Outside of Survivor, the only other band that most casual music fans will recognize is Jan & Dean. They perform (Bop Bop) On The Beach with the Flirts. If it sounds a lot like something that the Beach Boys would sing to you, you’re not entirely wrong. Jan & Dean are often compared to the Beach Boys because of their sound and Mike Love, one of the Beach Boys, actually wrote the track. It’s a good song and probably the most “alien” track on the album. It sounds like nothing else on the playlist and that’s refreshing in my opinion.

The rest of the album features a lot of bands that sort of sound like mainstream pop and new wave bands of the early 1980’s. It Takes Two To Tango by Paul Davis sounds a lot like something that Hall & Oates would have performed. No Shelter by Broken Edge sounds exactly like a Cars tune. Tough Love by Shandi could easily have been performed by someone like Olivia Newton-John. Feel The Night by Baxter Robinson could have landed on just about any early 80’s pop rock band’s playlist, especially artists like Night Ranger or Rick Springfield. Desire by Gang of Four and Rhythm Man by St. Regis sounded like tracks released by many new wave artists like Thomas Dolby.

As is sometimes the case, a few songs were left off of the album that appeared in the film. The biggest track left off of this particular album was Cruel Summer by Bananarama. It would go on to be one of the biggest hits the group ever released. If you want a copy of it for yourself, however, you won’t find it on this album.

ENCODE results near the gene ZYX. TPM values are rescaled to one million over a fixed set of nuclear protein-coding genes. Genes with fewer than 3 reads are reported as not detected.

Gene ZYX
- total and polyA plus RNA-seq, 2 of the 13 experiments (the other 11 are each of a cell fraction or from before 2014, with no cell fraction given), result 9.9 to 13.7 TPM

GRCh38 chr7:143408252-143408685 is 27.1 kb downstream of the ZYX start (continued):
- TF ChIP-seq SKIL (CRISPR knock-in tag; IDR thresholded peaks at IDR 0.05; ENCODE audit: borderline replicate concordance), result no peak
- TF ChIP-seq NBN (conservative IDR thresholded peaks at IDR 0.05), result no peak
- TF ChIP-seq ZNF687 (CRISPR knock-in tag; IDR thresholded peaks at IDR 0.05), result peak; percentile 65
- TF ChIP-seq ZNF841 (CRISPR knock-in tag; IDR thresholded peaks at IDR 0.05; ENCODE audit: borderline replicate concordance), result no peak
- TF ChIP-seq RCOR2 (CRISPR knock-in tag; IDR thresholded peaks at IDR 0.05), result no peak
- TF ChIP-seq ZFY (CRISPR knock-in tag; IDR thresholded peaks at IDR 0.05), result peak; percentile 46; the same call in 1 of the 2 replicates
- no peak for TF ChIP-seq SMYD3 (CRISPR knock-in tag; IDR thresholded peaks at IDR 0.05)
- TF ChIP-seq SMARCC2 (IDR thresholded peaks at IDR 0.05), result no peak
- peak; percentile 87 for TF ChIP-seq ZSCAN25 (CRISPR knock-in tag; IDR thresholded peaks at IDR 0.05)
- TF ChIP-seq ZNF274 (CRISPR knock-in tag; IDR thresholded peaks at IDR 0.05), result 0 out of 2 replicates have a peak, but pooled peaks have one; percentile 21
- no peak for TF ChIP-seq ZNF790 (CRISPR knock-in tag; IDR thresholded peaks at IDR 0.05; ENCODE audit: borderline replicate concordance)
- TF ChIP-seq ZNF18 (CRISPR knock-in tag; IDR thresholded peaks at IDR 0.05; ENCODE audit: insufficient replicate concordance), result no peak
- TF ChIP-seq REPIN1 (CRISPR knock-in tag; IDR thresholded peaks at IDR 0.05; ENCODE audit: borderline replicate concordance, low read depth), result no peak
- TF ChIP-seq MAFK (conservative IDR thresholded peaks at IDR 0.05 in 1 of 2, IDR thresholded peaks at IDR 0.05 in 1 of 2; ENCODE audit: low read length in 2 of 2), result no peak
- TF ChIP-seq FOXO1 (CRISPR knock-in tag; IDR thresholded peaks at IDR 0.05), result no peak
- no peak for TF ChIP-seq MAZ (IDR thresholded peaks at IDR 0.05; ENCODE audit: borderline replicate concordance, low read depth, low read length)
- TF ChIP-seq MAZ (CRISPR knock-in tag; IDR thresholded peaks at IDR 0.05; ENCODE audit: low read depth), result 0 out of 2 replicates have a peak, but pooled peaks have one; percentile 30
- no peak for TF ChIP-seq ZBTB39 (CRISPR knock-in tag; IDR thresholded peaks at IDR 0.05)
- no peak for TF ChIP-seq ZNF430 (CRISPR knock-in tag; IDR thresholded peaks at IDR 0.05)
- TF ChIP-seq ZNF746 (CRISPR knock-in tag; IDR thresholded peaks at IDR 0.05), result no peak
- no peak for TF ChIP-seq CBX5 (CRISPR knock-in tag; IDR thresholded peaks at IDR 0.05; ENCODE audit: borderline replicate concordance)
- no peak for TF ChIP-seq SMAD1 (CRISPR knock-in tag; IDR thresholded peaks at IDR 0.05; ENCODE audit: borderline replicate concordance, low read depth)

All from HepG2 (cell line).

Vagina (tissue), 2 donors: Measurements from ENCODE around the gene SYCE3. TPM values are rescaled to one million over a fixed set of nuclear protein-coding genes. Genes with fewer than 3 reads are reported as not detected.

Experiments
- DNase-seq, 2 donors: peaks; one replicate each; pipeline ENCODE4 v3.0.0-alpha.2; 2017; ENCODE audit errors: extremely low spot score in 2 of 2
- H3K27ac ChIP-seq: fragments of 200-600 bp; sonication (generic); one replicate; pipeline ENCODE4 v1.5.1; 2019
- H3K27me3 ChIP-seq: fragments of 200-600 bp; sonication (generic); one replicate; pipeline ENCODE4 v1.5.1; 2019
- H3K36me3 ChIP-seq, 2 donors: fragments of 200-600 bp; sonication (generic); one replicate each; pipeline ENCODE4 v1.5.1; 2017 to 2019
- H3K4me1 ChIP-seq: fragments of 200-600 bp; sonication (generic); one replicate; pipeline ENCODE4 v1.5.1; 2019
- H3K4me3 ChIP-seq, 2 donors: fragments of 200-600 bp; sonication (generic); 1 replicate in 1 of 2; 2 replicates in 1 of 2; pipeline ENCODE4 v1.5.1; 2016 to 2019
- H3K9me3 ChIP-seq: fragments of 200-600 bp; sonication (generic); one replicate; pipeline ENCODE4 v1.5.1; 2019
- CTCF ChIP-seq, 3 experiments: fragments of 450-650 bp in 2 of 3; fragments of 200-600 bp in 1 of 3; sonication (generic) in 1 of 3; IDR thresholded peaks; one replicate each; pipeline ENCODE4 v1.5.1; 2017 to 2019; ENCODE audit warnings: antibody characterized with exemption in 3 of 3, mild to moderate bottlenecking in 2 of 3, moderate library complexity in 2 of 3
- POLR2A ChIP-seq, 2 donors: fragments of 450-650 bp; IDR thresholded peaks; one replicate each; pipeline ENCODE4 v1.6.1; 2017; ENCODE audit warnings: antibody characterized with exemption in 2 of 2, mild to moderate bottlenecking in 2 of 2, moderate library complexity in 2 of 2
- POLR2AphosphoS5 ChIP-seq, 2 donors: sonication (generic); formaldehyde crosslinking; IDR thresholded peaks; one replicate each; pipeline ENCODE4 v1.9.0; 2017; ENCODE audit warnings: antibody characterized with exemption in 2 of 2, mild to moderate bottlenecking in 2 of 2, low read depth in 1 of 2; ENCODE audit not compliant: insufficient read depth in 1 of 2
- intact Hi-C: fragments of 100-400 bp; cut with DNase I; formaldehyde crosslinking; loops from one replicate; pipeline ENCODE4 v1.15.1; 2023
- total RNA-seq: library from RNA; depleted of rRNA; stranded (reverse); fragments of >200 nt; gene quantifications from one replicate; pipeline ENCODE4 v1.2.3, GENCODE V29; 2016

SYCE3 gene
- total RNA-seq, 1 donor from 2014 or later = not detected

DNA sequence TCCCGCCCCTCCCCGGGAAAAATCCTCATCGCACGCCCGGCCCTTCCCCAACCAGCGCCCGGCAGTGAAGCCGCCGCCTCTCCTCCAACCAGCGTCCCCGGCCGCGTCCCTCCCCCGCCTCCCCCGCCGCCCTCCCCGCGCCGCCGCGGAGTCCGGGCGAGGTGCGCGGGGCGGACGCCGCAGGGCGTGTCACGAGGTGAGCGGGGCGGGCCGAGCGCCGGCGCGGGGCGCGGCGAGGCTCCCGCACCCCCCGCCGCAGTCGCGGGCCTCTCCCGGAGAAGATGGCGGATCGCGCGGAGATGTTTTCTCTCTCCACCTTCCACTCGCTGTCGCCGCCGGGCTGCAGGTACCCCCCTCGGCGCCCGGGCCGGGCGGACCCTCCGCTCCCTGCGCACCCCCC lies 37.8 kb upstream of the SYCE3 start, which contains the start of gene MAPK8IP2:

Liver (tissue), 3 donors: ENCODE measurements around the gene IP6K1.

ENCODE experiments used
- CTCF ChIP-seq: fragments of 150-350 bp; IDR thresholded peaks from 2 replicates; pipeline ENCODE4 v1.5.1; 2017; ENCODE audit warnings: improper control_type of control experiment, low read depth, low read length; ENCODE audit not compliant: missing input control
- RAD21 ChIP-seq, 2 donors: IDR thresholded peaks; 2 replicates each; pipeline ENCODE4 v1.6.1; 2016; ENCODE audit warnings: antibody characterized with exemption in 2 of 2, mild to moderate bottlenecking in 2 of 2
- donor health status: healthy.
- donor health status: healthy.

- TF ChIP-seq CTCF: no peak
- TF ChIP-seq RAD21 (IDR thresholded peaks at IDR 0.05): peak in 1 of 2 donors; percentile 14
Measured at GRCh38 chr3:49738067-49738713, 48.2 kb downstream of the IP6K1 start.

Ultimately this album does a decent job of holding up despite being a product of its time. I still love listening to the songs even though some of them are a lot cheesier than I remember. Thanks for checking out my post and revisiting a classic album with me. I hope to do a few more posts like this in the near future.

Marvel Legends Series: Death Dealer

Who is the mysterious Death Dealer?

Marvel has definitely stirred up quite a bit of interest in its upcoming film, Shang-Chi and the Legend of the Ten Rings, by injecting the mysterious Death Dealer into the film’s first full-length trailer. Not only does the character look awesome, we also get to see how the Death Dealer has apparently been a part of Shang-Chi’s life for a long time. In the comics, the character only had a short run in Master of Kung Fu (1982). Known as Li Ching-Lin, the character was an MI6 agent and worked for Fu Manchu, the father of Shang-Chi. If you’ve seen the trailer, you already know that Wenwu is Shang-Chi’s father in the film and he’s also the Mandarin, so that makes the Death Dealer even more mysterious. With his predominantly deep blue costume, Kabuki-styled mask (yes, I know Kabuki is Japanese), ponytail, and throwing knives in tow, I have a feeling that Death Dealer might just become the Boba Fett of the MCU.

Ultimately the Death Dealer’s role doesn’t matter even if he turns out to be a chump in the film, because he’s definitely the coolest figure in the Mr. Hyde Build-A-Figure line. The detail on this figure is awesome. The amazing mask has eyes that are piercing. The detail work on the arm guards is on point, especially the tassels at the elbow. There are also great details on the boots, belt, and robe. This figure just looks great.